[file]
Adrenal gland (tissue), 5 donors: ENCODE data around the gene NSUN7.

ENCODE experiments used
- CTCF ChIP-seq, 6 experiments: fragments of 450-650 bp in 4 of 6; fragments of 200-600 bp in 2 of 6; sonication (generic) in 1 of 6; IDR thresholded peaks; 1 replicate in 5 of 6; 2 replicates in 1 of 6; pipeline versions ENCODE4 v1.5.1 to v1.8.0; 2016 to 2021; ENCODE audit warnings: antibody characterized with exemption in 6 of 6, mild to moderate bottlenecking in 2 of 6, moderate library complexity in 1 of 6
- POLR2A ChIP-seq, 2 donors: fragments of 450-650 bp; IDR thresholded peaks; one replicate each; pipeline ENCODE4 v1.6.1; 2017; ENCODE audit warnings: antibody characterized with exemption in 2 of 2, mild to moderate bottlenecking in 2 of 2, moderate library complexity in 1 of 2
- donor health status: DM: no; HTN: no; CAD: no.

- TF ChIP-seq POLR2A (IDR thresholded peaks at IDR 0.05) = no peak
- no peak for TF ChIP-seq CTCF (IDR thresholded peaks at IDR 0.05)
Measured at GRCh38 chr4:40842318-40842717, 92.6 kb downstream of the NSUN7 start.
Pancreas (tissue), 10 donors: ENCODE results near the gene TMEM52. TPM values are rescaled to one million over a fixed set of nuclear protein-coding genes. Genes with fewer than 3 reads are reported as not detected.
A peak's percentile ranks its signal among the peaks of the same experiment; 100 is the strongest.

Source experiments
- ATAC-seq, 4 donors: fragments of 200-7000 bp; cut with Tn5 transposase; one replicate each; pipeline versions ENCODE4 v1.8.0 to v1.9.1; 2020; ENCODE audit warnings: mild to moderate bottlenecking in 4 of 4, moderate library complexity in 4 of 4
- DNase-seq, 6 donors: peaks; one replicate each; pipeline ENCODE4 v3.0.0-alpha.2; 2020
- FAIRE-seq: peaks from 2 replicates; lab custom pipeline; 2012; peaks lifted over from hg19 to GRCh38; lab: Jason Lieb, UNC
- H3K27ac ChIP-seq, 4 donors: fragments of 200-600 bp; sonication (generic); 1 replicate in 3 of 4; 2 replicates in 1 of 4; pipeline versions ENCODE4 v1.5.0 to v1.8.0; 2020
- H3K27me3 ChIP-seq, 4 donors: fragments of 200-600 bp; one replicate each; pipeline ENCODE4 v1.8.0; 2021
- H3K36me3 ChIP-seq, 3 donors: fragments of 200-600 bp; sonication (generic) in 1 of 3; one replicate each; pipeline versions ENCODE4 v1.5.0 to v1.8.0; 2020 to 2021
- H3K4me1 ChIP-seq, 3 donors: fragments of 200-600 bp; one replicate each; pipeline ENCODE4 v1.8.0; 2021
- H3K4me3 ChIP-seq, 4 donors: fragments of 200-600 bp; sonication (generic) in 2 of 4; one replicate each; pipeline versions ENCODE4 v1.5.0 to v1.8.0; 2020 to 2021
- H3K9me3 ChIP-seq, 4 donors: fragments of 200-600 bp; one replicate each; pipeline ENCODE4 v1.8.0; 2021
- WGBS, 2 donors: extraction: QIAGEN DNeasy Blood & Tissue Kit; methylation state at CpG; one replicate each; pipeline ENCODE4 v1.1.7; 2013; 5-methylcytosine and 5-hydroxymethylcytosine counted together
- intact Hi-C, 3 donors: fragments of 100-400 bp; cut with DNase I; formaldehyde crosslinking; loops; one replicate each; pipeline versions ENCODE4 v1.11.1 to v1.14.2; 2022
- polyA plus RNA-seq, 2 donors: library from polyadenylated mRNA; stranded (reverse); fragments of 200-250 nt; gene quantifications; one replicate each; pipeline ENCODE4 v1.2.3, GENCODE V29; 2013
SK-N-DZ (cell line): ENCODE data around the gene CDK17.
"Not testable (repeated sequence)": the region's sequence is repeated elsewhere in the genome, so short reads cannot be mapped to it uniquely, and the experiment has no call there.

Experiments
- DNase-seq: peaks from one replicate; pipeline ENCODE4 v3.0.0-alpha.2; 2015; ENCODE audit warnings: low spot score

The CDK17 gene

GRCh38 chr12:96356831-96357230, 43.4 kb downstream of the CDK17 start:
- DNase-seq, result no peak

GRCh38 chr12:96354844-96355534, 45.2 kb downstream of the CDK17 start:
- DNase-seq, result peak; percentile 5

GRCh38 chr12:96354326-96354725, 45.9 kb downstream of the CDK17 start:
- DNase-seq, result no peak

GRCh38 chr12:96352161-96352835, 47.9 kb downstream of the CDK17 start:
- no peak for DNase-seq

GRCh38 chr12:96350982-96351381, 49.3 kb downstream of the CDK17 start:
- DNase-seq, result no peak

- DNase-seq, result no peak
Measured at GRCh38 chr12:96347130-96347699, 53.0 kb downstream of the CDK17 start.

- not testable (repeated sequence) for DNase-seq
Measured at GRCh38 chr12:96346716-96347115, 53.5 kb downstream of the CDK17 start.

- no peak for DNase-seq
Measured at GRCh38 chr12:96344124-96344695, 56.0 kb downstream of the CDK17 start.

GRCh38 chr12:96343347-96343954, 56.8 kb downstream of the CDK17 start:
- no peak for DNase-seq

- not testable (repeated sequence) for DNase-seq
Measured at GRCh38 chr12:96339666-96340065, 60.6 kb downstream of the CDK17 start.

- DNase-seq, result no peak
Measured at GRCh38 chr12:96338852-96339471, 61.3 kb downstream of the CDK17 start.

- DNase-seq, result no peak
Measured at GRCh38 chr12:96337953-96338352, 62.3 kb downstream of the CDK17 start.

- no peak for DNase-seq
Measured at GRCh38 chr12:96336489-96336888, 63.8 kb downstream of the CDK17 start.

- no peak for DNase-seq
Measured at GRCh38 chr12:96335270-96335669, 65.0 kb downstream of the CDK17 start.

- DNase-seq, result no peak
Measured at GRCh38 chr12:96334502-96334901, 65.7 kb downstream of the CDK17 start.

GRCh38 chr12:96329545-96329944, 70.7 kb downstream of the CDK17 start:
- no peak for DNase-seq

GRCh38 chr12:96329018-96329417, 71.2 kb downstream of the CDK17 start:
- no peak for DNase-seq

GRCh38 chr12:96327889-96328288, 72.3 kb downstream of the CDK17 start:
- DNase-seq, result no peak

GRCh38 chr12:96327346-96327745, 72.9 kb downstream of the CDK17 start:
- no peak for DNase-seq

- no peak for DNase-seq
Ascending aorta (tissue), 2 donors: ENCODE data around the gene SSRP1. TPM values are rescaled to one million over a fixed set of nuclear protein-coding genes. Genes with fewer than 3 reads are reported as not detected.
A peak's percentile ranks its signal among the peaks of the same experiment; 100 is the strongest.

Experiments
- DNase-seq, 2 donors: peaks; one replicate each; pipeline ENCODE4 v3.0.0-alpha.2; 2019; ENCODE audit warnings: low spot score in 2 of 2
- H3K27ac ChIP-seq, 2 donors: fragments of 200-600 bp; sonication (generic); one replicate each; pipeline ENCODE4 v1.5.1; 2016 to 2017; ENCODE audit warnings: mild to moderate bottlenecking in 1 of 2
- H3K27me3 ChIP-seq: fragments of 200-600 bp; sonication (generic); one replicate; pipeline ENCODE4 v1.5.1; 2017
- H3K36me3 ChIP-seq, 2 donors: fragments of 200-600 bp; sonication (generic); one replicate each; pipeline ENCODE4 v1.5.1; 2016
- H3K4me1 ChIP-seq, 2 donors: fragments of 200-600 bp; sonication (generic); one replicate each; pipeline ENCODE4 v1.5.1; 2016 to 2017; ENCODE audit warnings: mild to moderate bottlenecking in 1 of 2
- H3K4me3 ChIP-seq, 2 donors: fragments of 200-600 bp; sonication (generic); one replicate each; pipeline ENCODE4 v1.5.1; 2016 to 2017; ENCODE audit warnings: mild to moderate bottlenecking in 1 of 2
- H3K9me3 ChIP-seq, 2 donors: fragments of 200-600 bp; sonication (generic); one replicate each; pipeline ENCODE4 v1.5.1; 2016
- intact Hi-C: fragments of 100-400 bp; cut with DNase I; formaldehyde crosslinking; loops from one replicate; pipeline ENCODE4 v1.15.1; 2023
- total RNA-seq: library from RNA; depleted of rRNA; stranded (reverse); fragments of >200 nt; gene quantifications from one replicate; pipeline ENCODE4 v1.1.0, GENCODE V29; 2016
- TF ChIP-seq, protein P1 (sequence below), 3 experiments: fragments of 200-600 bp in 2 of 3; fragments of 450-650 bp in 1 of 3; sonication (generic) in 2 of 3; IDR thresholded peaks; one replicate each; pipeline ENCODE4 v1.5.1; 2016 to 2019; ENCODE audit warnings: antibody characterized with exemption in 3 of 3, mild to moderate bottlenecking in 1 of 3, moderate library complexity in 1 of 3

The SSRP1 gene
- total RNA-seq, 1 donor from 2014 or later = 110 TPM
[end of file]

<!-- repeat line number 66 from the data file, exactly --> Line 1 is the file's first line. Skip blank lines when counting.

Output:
- no peak for DNase-seq